Brown-tail (caterpillars) - Stuart Read

In recent years, and particularly in 2019, Brown-tail Moth caterpillars have been seen in huge numbers in our towns and cities, and across the countryside, in much of southern England and East Anglia.

We see the caterpillars in spring and they strip the leaves of trees and bushes and march off in search of something else to eat, and it is then that they come in contact with us humans. Each caterpillar bears a mass of tiny barbed hairs. The hairs get under our skin, literally, causing a nettle-like rash with it comes an irresistible urge to scratch.

So, what does the Brown-tail Moth look like?

The caterpillar lives with its fellows in a communal tent made of whitish silk, usually on the sunny side or at the tops of trees and bushes. When large, the caterpillars are dark brown with orangey brown hairs, with white tufts down their sides and two characteristic orange warts on the back. The adult moth is all white with a brown tuft of hairs at the end of the abdomen, hence the name.

Why the outbreaks now?

Brown-tail Moth populations explode occasionally, and have been doing so for hundreds of years. The first recorded outbreak was in 1720, near Kew outside London. Around 1900 the moth was so rare that some people thought it might disappear. These days outbreaks seem to be getting more frequent and the moth is spreading inland and northwards. We don’t know, but global heating may be partly to blame.

What should you do if you see the caterpillars?

Don’t panic. Leave them alone, don’t touch and try to stay away from areas where there are lots of them. The caterpillars are a problem in May and early June, much less so at other times. If they are in the house or on the garden furniture, put on vinyl gloves, pick them up and drop them in a bucket of soapy and salty water.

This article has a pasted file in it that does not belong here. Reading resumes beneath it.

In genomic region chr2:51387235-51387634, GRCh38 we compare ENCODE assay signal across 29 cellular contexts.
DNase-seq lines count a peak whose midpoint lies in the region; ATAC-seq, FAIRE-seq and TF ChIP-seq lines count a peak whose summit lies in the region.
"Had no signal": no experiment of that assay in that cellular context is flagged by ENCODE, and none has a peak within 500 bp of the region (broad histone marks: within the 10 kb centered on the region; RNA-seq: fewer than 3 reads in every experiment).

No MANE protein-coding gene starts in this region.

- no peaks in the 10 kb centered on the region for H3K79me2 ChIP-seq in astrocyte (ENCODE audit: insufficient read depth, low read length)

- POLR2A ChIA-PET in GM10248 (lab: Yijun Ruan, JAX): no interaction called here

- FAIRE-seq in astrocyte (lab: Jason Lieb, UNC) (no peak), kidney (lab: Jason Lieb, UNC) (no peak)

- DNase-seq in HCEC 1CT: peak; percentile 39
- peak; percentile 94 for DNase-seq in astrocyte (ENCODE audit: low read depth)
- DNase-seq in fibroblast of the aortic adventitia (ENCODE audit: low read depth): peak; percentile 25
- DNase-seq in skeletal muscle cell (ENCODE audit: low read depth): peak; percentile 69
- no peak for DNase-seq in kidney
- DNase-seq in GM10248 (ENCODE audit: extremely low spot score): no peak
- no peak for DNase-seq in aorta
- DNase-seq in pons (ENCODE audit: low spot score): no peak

What should I do if I get the itchy rash?

If you get the rash, which is often on the hands, arms and neck, apply antihistamine cream or calamine lotion. Symptoms should subside after a few hours, but seek medical help if you are unsure, or the reaction doesn’t lessen.

Can we stop the outbreaks happening?

Not really, we’re going to have to learn to live with the increased frequency of outbreaks. But there are things we can do in the autumn and winter. The young caterpillars hatch from eggs in late summer, feed on leaves, and start making a small silk tent in which they spend the winter, exposed at the tops of trees and bushes. These tents are easy to spot when the leaves fall, and can be safely clipped off bushes and burned in a garden incinerator. Alternatively, if they are in areas you can’t reach, let your local authority know so they can hopefully map where outbreaks are happening and decide if action if needed. Identifying infestations during the winter and dealing with them before spring can be very effective. Once spring comes and caterpillars are on the march, it is nearly impossible to do anything about them.

Other caterpillars that make silk tents

There are other caterpillars that make silk tents in the spring but they look quite different to the Brown-tail Moth. Commonest is the Lackey, with its long, stripy blue-grey caterpillars, and much rare is Small Eggar with its jet black caterpillars sitting on a bright white nest. These species are comparatively harmless and just two of 2,500 species of moths that this in this country.